Local. Organic. Sustainable. Phrases in ever-growing use in Long Island’s East End culinary scene. Welcome phrases, indeed. But whereas some restaurants might employ them more as marketing tool than menu inspiration, Dark Horse Restaurant lives by them.
On a Friday night in downtown Riverhead, Dark Horse owner Dee Muma emerges from the Dark Horse kitchen dishing on the topic of reclamation and reimagining. Standing with her in the refurbished 1929 building that she has remade with the past in mind and an eye very much on the future, it’s clear how she has become as much a driving force of the Riverhead renaissance as anyone else.
“When you’re sitting at one of these tables,” she says, gesturing a hand toward the dining space, “you’re eating on tables made of long leaf yellow pine from beams in the building.” The beautiful bar is made out of an old 1911 bowling alley from the defunct Club 91 fraternal hall on Peconic Avenue.
A waitress walks by with an order of short ribs whose aroma reaches out and almost pulls you off your feet, and the next thing that becomes blatantly apparent is that Muma is right in believing that the way to a town’s rebirth is through its stomach…or the stomachs of others. For 10 years Muma and husband Ed Tuccio got behind that philosophy running Tweed’s Restaurant and Buffalo Bar (as well as Dark Horse Catering) next door, then last fall Muma took things a step further and opened the doors to Dark Horse.
When you’re at that bowling alley bar, taps of local beers stand at attention like a dutiful regiment. Wine glasses await Dark Horse’s delightfully quaffable house red on tap—a special blend they make exclusively in partnership with Raphael—along with more offerings from a wine list promising “great wines for less,” all 88 points or better. Then there’s the triple-filtered water, an alternative to bottled water that not only results in great tasting water but saves, by Dark Horse estimates, nearly 200,000 water bottles.
“We were green before anyone knew what green was,” says Muma, who’s had Dark Horse ahead of the curve on numerous culinary fronts since opening it doors on the corner of Main Street and Peconic Avenue in fall of 2010. They support sustainable practices and the slow-food movement. And they speak gluten-free like a romance language.
Muma is gluten-intolerant herself, so her dedication to not just edible but outstanding gluten-free options, from pre-dinner bread to desserts, is personal. “We don’t put a big sign out front saying Gluten Free, because that could send people running—and with good reason,” Muma says. “There’s gluten-free stuff out there I wouldn’t wish on anyone.”
Executive Chef Jeff Trujillo, who was with Muma at Tweed’s and Dark Horse Catering as well, gives a knowing laugh at this. A lifelong baker, Muma tested and tested her gluten-free baked goods, many of them on her executive chef. “I’ve tasted a lot of pretty bad stuff,” he says. “But we got there, and they’re unbelievable.” You may even be lucky enough to find their gluten-free baking mix at a local farmers market, but just buy it and don’t ask for the recipe. “We spent a long time working on the mix, getting it right,” Trujillo says. “Then people are asking how we make it? Would they expect Macy’s to tell J.C. Penny how they’re doing what they’re doing?”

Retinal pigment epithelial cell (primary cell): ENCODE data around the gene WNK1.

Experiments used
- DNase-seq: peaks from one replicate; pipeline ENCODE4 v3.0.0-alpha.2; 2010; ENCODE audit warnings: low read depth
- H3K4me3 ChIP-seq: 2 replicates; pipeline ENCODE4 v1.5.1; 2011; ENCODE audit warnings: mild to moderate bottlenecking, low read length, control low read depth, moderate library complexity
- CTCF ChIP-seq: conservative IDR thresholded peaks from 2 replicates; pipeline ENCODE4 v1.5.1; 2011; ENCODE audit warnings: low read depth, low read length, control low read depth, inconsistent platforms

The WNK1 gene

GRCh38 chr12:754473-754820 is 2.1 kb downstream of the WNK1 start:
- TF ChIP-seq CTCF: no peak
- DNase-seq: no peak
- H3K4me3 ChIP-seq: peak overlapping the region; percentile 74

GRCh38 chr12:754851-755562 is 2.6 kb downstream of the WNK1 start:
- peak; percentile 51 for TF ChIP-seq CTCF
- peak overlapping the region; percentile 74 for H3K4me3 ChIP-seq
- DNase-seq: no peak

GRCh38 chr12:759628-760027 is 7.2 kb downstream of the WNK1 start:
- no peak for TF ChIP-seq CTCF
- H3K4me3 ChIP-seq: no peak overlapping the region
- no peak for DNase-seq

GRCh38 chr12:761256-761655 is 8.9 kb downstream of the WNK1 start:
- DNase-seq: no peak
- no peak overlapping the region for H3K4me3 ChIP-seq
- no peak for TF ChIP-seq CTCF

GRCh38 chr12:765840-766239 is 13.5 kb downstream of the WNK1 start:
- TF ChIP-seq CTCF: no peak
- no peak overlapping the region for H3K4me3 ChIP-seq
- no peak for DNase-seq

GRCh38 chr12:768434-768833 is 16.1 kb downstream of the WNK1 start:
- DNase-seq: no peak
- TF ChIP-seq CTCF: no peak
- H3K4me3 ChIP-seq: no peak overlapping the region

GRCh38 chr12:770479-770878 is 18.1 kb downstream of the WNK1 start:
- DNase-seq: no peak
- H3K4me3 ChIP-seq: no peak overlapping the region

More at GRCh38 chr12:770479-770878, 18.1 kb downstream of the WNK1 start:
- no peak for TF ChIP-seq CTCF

Having spent years at Tweed’s, what Trujillo will talk about is bison. Cooking it, serving it, savoring it, celebrating it. At Tuccio’s nearby bison ranch, “I spent a lot of time with them, getting to know more about them than anyone really has a right to know,” he says. “I’ve been knee-deep in it.” The bison on the Dark Horse menu leaves little doubt about the passion of Trujillo’s preparation.
Along with the bison, they’ve packed the Dark Horse menu with local ingredients—seafood and produce and more, working in concert with the seasons. Even in winter. “It becomes a positive cycle,” Muma says. “If more local restaurants buy it, they’ll grow more, be able to offer increased variety even in the winter, and there will be more for more, and…” The look that follows is a raised-eyebrow mix of “Isn’t it obvious how this should work” incredulity and “Now all we need is for everyone to get onboard but will they” inquiry.
Her dedication to local goes beyond what winds up on our plates. While creating a mecca for fine cuisine at street level, on the floors above Muma has built five duplex units, a mix of living and work spaces, that she hopes will attract another element to town.
“We want Riverhead to be a place people don’t just visit, to come for dinner or the aquarium—and that’s great, we still want that, of course—but to make this a town where people work and live and are immersed in the community,” she says, standing behind the bar in the Peconic Room (a space adjacent to the restaurant area that’s been designed as an event room), envisioning that place. “It would be great to get more young people, young families, living here, building Riverhead for the future.” We know they’d have a great place to eat.Dark Horse Restaurant 1 East Main Street 631-208-0072 darkhorserestaurant.com